Considering what's in store for her should A-Train survive, the thought must be a tempting one.
If she gives in to that temptation, she may get closer to the position Maeve has been in for years. She tells herself she gave up trying to be a real hero long ago, but throughout the first season we see glimpses of her desire to change. She tries and fails to get Homelander to save at least some of the passengers of the doomed Flight 37 in episode 4.
Guilt-ridden over the event, she visits her ex-girlfriend Elena Nicola Correia-Damude but later rebukes her. When Homelander finds out about Hughie and erroneously thinks Starlight helped him infiltrate Vought on purpose, it's Maeve who steps in and defends her.
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In the season finale, when Maeve finds a drunk Starlight getting sick in the ladies' room, for the first time she shows genuine sympathy for her teammate. Maeve opens up to the younger hero and tells her that she really did care when she first joined the Seven, but years of compromise and giving away pieces of herself turned her into something else.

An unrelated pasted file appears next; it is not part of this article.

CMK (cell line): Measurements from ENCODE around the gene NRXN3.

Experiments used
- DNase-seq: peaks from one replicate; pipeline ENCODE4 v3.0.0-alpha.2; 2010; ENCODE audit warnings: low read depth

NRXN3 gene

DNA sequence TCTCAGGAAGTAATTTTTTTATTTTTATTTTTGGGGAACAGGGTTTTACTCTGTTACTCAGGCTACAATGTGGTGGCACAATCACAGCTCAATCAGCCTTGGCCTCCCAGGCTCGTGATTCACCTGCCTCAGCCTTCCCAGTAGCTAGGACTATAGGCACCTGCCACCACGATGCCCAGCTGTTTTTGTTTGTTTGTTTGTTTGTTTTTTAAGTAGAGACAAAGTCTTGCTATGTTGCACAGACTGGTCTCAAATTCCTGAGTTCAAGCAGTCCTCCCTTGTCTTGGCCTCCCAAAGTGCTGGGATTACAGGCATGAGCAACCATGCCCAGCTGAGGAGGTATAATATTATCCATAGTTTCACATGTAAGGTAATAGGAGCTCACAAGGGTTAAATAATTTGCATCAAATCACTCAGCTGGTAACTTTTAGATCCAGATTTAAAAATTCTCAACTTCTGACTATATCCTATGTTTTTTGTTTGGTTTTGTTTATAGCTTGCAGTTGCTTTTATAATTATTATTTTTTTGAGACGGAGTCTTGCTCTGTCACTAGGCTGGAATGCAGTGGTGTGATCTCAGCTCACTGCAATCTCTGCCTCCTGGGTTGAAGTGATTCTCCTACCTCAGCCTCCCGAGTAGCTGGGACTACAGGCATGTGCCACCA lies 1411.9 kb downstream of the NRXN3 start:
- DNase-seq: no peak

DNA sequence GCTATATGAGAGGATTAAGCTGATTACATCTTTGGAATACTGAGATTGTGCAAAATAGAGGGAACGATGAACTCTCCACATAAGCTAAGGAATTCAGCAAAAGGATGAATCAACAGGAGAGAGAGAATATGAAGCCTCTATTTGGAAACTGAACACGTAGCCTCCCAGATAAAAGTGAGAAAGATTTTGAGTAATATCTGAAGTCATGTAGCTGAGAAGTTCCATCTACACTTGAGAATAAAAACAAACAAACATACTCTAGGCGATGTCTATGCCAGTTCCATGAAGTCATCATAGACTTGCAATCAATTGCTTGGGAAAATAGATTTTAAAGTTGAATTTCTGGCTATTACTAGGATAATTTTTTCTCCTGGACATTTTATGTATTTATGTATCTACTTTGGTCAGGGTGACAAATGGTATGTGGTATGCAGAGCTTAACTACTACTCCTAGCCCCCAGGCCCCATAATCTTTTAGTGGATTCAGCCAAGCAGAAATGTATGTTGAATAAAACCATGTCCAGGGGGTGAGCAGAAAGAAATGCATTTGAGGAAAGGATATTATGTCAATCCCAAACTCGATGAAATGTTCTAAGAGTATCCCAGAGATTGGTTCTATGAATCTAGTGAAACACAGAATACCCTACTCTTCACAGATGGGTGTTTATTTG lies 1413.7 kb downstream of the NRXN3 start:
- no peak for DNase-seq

She never told them how she felt, but she did write each of them a love letter, all of which she now keeps in a teal box her mother gifted to her before she died. In both the book and movie, here's what goes down: Before Margot leaves for college in Scotland, she decides to breakup with her boyfriend, Josh Sanderson.
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Lara Jean had a crush on Josh before he started dating her sister, and with Margot out of the country, she finds her feelings for him coming back. In a desperate attempt to avoid dealing with him, Lara Jean agrees to a "fake relationship" with Peter Kavinsky, one of her letter recipients, who wants to "date" her in order to make his ex-girlfriend jealous. But things get complicated when they start to develop real feelings for each other. After a ski-trip mishap, the two "breakup" without having disclosed how much they actually like each other.